Open Source

I do want to say a few words about open source, I'm going to get to the meat here, I promise, but background is useful. Open source is a development methodology, I know lots of people think it's a business model, it's not. There's plenty of other business stuff that is actually business models. In open source land, we say lots of stuff transparency, and release early, release often, with all eyes more bugs are shallow, all of that stuff. It's part of the culture that we built an open source.

Those cultural practices are not just hippie things that we are, "This sounds cool, and I bet will make people really believe that we believe in freedom if we say this stuff." It's actually stuff that makes it an effective development model, the feedback loops that get created when you actually put stuff out in front of users, we talked about this in Agile Land, and, general business today is, the things that allow us to build the right thing, or we want to get customer feedback, well, if you get it out to them sooner, they can tell you if you're going in the right direction, or the wrong direction.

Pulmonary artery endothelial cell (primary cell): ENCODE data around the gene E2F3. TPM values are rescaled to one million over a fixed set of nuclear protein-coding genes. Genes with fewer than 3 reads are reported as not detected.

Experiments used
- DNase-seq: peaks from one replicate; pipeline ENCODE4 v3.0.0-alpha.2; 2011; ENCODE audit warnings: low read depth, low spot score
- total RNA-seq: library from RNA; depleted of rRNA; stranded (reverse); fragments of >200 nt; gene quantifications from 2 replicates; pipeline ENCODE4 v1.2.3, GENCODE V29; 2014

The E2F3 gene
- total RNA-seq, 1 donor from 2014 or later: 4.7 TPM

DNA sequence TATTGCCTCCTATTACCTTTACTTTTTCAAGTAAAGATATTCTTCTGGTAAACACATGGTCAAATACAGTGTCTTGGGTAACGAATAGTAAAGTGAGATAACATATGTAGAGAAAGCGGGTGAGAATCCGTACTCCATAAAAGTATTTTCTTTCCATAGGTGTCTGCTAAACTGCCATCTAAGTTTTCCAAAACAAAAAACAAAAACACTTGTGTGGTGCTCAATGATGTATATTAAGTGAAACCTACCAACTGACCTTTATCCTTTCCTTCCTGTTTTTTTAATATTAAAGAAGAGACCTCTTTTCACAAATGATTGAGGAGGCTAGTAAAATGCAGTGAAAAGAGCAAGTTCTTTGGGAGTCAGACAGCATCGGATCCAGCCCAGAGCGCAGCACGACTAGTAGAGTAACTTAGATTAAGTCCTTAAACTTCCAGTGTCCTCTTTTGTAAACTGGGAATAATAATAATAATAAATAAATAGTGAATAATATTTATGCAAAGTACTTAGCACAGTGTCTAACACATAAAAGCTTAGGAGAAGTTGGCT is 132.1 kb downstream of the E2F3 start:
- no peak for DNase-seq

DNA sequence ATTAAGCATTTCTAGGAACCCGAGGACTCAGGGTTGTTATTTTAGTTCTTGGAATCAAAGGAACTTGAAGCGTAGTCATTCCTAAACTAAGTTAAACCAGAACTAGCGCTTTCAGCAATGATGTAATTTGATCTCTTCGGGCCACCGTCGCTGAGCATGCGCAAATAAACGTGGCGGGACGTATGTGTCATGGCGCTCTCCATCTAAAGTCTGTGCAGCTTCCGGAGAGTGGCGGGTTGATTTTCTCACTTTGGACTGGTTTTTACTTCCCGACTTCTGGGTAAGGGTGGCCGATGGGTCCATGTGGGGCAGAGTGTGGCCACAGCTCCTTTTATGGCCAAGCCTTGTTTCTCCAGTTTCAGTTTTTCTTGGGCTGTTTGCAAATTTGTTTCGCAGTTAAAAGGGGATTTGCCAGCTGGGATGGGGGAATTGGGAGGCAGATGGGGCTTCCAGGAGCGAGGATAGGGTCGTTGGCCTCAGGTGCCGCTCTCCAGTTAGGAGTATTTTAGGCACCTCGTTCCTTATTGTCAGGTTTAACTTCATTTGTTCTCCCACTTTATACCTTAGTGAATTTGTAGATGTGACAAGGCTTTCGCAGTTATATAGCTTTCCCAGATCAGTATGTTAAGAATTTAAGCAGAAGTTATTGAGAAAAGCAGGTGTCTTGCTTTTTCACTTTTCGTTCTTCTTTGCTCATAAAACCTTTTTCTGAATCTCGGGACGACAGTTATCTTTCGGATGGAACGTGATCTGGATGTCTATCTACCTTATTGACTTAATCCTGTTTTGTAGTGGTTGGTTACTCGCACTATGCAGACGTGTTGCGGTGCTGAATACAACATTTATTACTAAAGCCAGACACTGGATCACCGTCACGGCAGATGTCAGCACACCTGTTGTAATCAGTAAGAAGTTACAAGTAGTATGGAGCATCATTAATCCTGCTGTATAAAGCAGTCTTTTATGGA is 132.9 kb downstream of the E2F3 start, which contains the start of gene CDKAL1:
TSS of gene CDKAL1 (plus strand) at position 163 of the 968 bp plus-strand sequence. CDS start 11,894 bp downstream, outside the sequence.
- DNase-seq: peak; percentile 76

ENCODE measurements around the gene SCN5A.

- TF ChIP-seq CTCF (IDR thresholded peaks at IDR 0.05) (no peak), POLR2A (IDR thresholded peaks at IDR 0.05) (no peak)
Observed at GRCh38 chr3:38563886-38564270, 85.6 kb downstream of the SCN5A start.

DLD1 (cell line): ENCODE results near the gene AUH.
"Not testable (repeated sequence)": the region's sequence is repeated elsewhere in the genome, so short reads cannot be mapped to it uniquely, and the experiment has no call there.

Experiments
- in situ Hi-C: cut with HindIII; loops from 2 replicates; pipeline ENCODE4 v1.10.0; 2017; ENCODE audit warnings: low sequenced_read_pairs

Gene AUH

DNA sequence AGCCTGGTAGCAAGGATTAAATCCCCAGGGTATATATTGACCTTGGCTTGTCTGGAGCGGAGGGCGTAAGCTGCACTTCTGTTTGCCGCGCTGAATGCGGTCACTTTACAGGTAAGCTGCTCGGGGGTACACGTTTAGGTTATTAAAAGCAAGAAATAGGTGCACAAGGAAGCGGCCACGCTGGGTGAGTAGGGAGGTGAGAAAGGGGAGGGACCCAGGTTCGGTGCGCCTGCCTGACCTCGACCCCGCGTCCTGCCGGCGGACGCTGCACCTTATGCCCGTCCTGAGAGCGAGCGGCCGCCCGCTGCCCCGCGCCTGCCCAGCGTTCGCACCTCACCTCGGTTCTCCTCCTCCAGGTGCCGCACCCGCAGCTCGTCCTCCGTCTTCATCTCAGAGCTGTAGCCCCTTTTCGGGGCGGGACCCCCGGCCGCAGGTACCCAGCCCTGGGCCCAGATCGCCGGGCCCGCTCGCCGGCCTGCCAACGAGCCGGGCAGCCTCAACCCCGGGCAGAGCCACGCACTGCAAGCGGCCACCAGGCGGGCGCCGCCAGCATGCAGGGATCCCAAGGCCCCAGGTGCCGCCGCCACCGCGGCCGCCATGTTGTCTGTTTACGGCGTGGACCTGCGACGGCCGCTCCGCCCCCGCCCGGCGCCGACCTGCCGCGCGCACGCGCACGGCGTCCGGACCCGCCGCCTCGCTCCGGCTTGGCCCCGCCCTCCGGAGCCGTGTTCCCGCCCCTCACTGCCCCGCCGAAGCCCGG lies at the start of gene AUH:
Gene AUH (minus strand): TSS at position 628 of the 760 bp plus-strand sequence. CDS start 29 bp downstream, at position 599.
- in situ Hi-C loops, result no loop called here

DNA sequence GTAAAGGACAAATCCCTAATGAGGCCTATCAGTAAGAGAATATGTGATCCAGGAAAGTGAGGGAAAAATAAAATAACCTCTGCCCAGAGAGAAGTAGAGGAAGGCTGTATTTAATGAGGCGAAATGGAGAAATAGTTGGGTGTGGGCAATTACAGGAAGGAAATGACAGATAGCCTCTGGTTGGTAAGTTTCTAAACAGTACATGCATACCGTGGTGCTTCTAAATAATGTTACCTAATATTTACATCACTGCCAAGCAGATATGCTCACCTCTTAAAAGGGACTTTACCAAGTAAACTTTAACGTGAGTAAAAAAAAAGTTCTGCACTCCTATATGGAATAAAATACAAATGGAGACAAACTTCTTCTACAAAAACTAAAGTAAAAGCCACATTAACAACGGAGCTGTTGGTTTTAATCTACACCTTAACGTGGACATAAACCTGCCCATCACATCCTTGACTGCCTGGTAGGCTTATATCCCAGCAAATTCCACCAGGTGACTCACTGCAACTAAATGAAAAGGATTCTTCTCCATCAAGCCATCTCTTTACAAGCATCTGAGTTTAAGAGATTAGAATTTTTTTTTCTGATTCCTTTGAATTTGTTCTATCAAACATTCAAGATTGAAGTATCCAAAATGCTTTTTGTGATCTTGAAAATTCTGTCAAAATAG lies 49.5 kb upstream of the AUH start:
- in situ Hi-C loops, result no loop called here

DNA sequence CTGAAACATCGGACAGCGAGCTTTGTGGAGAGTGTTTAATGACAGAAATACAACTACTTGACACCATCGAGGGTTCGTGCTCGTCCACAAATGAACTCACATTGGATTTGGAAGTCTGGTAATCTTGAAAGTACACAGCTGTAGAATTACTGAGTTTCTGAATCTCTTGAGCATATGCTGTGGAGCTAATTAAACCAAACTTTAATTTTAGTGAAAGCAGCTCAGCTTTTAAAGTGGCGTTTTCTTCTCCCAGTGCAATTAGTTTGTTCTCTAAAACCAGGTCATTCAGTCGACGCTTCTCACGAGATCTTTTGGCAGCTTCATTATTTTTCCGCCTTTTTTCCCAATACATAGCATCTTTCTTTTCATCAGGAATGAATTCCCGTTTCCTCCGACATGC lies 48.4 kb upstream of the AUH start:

In open source, it used to be, if you want other people to participate in the project, what you don't want to do is sit in a corner hiding, and then eventually be, "Here's the direction that we're going," and, "Whoa, we're all shocked, and none of us knew, and you're telling this is open source. If you had told us six months ago, we would have gone and done something else, or you would have done something else, and now we are at a point of friction."